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Surprise, Surprise: The New Yorker Turns a Fun Little Chicken Sandwich War into a Political Story

If you’ve been living under a rock for the past couple of weeks, you may have missed the fact that Popeye’s has launched its own chicken sandwich.

This sandwich has gone viral (which is, admittedly, not the best word to use when describing food), in part because it appears to be a direct affront to the gold standard of chicken sandwiches – Chick-fil-A.

In fact, the sandwich launch has sparked a bit of a social media war.

It’s all in good fun – and the fracas should boost sandwich sales at both restaurant chains. The interesting phenomenon is that both sandwiches have their passionate devotees, and it’s been fun to watch people defend their choice. (Confession: I haven’t tried Popeye’s sandwich yet, and although I’m sure it’s good, I’m a Chick-fil-A man for life.)

Now the New Yorker has hopped into the fray with an article with the melodramatic headline, “The Popeye’s Chicken Sandwich Is Here to Save America.”

As one might expect, the New Yorker is taking the most pretentious tack on this sandwich as it can. Witness this bit of verbal gymnastics to describe a fast food chicken sandwich. Referring to the original and spicy sandwiches that Popeye’s now offers, author Helen Rosner writes:

Both sandwiches stick the landing on the most important element of a fast-food sandwich: the fusion of its distinct components into an ineffable, irresistible gestalt. The salt, the fat, the sharpness, the softness—together, they’re what flavor scientists might describe as “high amplitude,” a combination so intense, and so perfectly balanced, that they meld into one another to form a new, entirely coherent whole.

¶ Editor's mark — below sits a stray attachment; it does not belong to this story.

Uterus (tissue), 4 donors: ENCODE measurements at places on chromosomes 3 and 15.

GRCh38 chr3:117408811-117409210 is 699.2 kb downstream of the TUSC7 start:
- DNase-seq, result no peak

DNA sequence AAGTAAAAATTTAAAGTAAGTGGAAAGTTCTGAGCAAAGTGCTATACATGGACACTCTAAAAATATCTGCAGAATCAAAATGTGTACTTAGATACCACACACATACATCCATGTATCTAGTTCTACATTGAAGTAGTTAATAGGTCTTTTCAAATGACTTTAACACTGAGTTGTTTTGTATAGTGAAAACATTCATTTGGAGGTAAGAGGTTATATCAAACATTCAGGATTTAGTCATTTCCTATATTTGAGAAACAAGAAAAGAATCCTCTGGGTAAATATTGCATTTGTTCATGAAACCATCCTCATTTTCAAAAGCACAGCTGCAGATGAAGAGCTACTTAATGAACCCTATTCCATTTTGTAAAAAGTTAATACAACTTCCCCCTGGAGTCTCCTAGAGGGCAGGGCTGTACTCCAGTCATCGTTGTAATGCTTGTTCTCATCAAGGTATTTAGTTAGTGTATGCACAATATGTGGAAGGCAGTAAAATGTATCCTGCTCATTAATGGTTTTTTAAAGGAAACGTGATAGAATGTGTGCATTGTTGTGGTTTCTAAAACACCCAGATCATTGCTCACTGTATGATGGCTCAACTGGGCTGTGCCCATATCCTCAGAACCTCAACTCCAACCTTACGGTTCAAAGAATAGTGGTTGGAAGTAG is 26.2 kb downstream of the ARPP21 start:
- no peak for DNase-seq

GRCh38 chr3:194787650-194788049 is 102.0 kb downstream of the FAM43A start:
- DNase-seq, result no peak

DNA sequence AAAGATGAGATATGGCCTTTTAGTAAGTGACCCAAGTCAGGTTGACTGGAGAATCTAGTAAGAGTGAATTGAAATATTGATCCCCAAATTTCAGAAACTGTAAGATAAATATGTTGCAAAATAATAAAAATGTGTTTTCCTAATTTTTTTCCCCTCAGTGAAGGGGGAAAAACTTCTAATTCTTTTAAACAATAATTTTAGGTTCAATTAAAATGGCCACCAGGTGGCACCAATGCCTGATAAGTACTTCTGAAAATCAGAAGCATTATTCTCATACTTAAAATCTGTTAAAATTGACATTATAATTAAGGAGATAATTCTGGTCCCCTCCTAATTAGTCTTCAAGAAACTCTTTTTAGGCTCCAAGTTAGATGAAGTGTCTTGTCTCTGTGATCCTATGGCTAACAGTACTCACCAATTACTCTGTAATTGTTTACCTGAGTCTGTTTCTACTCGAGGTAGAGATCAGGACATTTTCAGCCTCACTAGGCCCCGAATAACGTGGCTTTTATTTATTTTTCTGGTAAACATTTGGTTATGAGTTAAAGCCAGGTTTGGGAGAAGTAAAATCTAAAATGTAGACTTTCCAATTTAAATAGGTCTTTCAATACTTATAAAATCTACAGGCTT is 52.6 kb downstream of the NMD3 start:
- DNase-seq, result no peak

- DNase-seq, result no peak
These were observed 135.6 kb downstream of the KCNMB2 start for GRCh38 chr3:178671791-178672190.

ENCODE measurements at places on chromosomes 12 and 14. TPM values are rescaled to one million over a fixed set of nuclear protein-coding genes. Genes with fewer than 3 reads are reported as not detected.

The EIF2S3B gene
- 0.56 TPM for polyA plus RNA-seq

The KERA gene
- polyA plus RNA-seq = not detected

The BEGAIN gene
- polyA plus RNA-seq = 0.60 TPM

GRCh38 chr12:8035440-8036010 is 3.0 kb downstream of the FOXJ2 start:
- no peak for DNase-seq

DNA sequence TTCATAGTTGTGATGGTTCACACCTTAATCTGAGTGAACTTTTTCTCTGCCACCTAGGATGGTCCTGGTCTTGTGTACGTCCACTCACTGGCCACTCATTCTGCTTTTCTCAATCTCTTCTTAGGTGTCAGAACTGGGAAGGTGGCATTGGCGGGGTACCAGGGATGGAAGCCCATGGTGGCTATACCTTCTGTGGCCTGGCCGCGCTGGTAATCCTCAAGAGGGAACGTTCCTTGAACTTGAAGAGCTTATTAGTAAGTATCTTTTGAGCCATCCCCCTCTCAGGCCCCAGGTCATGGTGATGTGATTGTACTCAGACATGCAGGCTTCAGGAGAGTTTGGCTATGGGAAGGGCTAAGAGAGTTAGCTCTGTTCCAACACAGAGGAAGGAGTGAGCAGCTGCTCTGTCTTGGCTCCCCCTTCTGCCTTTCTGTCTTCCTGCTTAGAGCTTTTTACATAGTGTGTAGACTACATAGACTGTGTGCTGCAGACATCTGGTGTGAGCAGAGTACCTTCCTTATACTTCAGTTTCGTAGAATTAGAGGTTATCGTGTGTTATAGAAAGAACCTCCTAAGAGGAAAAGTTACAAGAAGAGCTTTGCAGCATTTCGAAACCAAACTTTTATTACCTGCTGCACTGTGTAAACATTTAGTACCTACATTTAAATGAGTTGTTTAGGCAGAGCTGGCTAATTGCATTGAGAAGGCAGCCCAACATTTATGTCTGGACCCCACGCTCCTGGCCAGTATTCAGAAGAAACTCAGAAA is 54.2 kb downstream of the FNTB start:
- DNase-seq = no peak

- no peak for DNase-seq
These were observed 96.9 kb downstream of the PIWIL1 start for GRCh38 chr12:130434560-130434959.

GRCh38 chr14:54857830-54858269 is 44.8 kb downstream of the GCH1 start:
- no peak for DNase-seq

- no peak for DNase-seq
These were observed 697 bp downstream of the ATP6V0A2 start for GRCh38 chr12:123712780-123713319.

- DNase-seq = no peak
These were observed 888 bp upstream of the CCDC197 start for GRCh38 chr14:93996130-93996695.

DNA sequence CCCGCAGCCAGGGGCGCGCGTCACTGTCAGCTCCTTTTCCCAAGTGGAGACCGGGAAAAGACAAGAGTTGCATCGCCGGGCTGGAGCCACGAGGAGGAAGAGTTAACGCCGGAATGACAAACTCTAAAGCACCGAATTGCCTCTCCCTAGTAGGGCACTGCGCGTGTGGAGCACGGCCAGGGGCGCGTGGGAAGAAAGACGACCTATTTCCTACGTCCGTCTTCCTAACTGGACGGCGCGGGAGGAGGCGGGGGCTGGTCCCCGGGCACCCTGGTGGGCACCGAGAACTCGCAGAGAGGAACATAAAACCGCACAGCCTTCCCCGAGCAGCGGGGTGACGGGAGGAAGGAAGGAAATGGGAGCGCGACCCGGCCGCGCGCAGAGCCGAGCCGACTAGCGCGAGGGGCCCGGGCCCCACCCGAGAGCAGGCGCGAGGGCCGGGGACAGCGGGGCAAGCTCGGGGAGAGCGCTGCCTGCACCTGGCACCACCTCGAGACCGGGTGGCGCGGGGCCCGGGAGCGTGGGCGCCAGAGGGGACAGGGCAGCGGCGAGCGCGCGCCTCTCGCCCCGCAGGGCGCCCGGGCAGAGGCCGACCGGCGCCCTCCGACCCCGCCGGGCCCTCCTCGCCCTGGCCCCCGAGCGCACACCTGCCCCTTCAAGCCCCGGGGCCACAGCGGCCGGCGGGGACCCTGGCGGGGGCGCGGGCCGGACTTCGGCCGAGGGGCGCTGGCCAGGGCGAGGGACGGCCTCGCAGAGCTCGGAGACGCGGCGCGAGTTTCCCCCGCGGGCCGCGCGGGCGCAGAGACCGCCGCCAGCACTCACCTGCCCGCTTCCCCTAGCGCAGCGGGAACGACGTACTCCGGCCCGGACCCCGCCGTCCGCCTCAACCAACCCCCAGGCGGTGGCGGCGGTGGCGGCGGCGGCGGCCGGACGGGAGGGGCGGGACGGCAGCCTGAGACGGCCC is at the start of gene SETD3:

This isn’t a Michelin-star meal here; she’s talking about chicken sandwiches from a fast food chain, for crying out loud. But, the most important clue to the ridiculous headline comes buried near the end of the article. You see, the reason Popeye’s chicken sandwich is so important is political. That’s right, it’s safe for LGBTQ people to eat.

For some diners, put off by Chick-fil-A’s right-leaning corporate politics and widely known funding of anti-gay activism, Popeyes appeals as a chicken sandwich with less overt moral compromise. (The Advocate, the L.G.B.T.-interest magazine, ran a story about the sandwich under the headline “More Flavor, Less Homophobia.”) 

That’s right, folks. You can safely eat a chicken sandwich from Popeye’s because that corporation’s owners don’t publicly support traditional marriage. And that’s what’s most important to lefties like the folks at the New Yorker.

It doesn’t matter that there’s room for both sandwiches in the marketplace. Don’t worry that one company may offer a better price or that diners may just prefer one to the other – or like both equally. Heck, there are other chicken sandwiches that can give both restaurants a run for their money (I’m looking at you, Zaxby’s Zensation sandwich).

The only thing that matters to the left is the politics of your chicken sandwich of choice, especially when all other factors may be equal.

My advice to you: try them both. Eat whichever one you want. Don’t let politics drive your food decisions. The politicization of food is part of the reason why we can’t have nice things anymore.


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